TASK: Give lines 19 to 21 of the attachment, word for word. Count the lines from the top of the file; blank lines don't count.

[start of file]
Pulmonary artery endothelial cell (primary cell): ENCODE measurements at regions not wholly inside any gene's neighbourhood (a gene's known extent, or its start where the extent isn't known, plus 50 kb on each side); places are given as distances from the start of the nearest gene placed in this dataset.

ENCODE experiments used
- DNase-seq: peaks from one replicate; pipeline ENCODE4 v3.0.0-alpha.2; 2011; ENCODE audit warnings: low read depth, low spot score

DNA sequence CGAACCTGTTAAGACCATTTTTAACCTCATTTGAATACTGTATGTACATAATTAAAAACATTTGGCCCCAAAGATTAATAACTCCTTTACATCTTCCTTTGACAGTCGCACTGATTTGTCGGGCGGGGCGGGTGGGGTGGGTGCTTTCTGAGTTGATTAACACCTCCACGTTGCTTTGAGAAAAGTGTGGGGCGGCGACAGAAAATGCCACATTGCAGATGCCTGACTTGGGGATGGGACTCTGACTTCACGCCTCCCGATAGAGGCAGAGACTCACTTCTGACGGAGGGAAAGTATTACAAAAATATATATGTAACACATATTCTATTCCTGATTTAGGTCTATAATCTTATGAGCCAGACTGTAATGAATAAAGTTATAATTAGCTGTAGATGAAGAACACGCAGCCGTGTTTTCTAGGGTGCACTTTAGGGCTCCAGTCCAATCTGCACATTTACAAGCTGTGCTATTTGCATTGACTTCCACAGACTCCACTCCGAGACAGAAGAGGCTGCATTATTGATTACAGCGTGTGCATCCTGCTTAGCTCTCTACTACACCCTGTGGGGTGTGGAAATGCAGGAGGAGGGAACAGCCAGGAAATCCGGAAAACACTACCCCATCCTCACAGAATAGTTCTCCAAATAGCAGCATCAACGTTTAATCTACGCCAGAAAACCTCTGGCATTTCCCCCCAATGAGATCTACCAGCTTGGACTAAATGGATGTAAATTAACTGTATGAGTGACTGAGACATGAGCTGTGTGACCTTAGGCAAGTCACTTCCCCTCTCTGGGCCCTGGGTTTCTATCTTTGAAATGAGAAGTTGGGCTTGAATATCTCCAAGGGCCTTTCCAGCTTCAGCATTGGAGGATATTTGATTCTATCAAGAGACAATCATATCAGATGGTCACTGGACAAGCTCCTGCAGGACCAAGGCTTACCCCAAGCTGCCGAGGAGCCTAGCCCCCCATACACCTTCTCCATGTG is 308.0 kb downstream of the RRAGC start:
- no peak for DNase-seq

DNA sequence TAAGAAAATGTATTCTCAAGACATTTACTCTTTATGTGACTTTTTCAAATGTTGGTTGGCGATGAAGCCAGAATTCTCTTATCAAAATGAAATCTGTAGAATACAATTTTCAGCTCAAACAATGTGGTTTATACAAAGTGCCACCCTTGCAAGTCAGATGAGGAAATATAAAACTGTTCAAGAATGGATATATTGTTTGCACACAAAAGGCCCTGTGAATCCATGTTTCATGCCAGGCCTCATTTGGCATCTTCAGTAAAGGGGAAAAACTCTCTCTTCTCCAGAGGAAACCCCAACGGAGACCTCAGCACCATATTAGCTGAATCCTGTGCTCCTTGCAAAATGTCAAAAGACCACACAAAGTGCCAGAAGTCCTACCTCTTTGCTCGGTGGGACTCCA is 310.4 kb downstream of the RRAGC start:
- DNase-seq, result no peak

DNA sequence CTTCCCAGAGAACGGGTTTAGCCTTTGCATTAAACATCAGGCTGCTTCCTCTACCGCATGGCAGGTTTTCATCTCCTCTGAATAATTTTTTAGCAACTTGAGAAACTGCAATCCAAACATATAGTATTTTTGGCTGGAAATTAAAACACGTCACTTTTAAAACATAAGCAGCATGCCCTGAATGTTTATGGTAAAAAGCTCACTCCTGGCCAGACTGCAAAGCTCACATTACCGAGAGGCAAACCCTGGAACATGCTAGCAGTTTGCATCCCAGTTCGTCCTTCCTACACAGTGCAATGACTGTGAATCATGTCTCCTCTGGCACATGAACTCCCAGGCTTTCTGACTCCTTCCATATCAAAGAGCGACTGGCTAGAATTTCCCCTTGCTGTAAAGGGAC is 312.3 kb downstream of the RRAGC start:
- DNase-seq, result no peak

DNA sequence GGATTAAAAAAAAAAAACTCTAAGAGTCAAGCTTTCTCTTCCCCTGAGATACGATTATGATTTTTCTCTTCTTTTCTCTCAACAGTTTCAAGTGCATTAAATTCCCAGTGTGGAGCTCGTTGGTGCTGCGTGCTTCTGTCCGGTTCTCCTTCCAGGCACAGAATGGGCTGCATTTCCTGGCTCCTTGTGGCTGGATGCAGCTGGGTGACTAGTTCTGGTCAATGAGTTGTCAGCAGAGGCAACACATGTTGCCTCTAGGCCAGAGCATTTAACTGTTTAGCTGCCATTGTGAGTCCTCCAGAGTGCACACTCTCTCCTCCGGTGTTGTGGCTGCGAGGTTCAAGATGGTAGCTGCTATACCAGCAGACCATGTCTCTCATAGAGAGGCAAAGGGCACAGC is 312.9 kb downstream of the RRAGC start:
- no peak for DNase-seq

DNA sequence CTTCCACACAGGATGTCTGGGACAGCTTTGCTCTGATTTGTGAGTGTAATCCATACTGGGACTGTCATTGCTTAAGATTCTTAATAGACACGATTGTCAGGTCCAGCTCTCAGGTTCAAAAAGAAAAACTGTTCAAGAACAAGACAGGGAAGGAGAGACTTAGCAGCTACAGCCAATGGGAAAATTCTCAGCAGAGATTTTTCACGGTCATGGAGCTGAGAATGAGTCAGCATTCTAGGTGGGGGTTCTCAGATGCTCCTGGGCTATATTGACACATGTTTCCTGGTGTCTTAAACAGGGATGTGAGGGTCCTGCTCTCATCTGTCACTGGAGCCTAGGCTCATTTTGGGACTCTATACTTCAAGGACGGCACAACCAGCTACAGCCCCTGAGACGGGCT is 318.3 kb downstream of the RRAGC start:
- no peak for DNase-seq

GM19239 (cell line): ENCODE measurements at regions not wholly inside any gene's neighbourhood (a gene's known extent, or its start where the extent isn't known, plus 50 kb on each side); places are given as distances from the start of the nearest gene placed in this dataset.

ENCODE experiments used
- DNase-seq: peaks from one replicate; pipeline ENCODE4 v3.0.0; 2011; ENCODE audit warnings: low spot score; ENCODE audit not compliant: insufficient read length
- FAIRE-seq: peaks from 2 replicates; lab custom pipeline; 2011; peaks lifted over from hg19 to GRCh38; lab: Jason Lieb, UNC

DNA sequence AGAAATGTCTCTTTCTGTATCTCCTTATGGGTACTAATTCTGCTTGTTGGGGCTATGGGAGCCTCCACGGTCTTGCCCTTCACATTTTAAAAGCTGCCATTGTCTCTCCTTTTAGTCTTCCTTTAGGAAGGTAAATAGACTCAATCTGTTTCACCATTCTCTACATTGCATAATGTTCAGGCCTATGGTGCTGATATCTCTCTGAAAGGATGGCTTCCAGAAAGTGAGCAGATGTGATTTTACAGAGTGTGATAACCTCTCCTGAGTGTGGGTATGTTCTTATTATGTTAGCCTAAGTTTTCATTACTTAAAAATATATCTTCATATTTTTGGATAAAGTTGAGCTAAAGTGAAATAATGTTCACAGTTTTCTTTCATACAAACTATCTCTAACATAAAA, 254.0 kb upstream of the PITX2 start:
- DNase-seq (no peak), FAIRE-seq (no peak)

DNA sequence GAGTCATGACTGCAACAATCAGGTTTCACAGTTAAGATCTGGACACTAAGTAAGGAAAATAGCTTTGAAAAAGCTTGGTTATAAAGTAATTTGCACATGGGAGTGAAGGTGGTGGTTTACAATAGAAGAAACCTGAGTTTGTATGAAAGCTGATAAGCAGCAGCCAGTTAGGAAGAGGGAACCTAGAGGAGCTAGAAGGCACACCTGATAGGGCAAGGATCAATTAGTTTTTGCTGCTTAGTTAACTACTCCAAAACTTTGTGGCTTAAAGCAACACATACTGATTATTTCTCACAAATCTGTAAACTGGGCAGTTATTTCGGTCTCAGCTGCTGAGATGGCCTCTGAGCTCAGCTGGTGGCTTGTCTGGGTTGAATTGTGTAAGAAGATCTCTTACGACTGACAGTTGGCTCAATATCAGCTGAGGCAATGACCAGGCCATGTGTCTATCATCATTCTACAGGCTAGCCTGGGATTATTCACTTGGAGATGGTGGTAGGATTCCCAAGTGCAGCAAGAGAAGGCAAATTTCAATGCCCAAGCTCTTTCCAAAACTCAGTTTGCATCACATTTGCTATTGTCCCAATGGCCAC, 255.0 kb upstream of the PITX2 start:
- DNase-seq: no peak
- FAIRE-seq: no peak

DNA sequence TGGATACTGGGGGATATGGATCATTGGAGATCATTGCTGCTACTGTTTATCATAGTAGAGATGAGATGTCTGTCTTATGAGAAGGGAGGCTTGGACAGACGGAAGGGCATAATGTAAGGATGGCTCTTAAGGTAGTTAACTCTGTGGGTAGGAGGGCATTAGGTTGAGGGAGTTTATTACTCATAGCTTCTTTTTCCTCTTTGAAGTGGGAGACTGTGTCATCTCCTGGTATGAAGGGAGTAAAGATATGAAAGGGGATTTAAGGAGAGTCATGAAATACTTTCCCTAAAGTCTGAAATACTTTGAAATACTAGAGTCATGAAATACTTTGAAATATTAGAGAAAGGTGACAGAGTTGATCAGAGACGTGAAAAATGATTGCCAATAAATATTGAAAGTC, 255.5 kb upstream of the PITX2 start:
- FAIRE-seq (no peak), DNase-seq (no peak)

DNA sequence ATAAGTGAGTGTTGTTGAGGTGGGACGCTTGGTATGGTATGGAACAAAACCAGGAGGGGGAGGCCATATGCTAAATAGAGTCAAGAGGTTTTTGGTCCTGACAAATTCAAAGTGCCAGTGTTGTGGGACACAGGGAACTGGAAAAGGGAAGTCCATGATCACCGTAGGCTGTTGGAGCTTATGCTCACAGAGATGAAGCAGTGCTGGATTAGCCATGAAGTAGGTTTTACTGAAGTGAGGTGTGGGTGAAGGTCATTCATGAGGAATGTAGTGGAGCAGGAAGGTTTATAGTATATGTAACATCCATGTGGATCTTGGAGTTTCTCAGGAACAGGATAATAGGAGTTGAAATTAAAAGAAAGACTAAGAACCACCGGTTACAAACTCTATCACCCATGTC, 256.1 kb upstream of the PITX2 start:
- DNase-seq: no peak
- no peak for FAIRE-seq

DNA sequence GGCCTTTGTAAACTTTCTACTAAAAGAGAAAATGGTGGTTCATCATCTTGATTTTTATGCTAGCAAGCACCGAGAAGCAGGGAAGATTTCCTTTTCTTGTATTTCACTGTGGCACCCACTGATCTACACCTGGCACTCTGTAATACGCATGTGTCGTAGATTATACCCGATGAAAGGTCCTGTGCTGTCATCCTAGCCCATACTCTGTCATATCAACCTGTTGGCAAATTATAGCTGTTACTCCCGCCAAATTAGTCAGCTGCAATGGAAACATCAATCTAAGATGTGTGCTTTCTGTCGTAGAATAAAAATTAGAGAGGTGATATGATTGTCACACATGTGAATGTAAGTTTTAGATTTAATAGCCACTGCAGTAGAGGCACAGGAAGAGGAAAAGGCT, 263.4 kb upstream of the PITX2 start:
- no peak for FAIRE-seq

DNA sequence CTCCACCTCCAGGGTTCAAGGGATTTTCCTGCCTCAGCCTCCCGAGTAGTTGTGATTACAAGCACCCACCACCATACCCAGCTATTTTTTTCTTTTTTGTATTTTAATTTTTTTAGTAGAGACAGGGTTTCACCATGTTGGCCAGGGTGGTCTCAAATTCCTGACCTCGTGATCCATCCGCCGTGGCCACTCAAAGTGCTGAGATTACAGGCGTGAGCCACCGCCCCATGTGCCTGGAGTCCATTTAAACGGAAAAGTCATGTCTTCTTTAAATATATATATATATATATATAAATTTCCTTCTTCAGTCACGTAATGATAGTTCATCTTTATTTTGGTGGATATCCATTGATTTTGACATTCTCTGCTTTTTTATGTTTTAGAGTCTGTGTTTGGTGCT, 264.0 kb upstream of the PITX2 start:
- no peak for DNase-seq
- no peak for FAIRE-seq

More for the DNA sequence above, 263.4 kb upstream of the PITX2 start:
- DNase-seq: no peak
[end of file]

- DNase-seq (no peak), FAIRE-seq (no peak)

DNA sequence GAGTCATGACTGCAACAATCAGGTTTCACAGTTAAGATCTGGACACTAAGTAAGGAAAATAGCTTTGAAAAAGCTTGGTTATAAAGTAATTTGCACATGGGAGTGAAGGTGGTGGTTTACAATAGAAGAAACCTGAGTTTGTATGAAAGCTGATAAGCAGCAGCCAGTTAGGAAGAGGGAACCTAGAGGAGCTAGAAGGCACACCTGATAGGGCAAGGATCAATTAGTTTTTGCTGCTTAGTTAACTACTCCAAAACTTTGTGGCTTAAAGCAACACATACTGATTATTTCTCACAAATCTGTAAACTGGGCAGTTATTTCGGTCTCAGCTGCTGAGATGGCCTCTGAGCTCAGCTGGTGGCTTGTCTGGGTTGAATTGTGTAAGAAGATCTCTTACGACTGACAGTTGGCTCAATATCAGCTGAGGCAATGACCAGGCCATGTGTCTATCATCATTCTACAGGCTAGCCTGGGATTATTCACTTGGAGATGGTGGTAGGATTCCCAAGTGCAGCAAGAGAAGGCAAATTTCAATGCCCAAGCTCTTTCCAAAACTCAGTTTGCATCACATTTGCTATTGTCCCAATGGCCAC, 255.0 kb upstream of the PITX2 start:
- DNase-seq: no peak